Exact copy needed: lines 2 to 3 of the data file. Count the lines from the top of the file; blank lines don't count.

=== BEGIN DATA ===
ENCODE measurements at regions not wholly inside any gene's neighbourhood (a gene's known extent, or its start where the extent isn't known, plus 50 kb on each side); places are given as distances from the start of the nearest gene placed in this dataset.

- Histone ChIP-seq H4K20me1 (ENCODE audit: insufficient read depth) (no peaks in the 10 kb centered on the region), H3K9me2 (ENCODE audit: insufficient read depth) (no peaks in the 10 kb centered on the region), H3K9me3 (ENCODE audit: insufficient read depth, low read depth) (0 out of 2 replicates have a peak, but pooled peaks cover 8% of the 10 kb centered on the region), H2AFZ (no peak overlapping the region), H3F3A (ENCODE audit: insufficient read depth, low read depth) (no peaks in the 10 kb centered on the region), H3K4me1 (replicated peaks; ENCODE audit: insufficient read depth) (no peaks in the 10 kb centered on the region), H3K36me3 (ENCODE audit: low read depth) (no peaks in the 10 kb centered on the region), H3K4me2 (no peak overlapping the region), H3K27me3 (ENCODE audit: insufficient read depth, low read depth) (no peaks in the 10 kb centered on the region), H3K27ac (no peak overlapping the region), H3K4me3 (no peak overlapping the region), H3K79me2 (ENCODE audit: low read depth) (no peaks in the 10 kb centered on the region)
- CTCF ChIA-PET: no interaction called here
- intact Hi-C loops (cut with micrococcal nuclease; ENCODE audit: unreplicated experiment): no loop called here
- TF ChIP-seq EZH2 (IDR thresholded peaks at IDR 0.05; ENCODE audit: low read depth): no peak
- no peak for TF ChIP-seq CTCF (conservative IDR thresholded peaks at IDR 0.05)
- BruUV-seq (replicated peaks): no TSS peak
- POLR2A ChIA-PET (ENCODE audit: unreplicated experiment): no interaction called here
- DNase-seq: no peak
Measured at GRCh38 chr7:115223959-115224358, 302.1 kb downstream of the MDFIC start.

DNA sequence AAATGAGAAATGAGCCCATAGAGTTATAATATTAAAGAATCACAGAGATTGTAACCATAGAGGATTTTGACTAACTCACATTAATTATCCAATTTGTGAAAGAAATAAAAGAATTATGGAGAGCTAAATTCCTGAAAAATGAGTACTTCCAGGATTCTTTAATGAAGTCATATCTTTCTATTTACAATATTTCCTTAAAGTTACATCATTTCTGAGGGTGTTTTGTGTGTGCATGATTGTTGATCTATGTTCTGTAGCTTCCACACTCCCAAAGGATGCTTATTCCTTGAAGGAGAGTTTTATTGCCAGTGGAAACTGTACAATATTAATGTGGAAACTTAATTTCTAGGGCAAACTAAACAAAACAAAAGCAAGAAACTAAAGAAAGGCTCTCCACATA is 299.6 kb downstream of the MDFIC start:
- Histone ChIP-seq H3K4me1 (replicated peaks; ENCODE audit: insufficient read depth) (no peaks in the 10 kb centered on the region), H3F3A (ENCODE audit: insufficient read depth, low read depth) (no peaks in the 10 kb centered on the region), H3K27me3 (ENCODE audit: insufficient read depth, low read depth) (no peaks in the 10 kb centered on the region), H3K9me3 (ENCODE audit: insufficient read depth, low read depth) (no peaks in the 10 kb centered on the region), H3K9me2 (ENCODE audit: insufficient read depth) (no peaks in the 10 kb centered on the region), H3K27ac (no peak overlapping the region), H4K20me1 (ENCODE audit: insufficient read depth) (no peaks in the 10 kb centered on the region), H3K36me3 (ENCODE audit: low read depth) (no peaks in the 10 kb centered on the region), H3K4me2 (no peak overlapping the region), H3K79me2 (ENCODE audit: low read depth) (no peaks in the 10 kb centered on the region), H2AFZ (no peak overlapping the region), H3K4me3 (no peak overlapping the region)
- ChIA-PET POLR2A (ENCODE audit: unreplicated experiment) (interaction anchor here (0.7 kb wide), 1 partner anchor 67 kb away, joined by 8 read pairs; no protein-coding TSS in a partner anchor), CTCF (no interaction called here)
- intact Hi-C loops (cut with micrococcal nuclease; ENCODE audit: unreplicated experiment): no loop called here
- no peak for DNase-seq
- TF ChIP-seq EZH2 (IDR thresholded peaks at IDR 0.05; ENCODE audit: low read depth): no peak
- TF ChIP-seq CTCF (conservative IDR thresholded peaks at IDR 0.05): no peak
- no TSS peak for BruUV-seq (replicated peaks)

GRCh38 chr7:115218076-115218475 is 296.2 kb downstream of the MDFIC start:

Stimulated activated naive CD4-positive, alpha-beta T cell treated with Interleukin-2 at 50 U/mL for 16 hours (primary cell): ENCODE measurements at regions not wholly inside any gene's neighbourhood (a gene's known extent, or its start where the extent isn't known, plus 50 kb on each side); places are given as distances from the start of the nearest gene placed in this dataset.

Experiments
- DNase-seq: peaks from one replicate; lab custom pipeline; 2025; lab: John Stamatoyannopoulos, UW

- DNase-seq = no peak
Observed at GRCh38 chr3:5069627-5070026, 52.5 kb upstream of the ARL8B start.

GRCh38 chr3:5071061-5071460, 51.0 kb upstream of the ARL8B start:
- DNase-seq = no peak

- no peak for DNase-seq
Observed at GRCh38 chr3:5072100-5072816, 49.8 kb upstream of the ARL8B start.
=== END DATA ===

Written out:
- Histone ChIP-seq H4K20me1 (ENCODE audit: insufficient read depth) (no peaks in the 10 kb centered on the region), H3K9me2 (ENCODE audit: insufficient read depth) (no peaks in the 10 kb centered on the region), H3K9me3 (ENCODE audit: insufficient read depth, low read depth) (0 out of 2 replicates have a peak, but pooled peaks cover 8% of the 10 kb centered on the region), H2AFZ (no peak overlapping the region), H3F3A (ENCODE audit: insufficient read depth, low read depth) (no peaks in the 10 kb centered on the region), H3K4me1 (replicated peaks; ENCODE audit: insufficient read depth) (no peaks in the 10 kb centered on the region), H3K36me3 (ENCODE audit: low read depth) (no peaks in the 10 kb centered on the region), H3K4me2 (no peak overlapping the region), H3K27me3 (ENCODE audit: insufficient read depth, low read depth) (no peaks in the 10 kb centered on the region), H3K27ac (no peak overlapping the region), H3K4me3 (no peak overlapping the region), H3K79me2 (ENCODE audit: low read depth) (no peaks in the 10 kb centered on the region)
- CTCF ChIA-PET: no interaction called here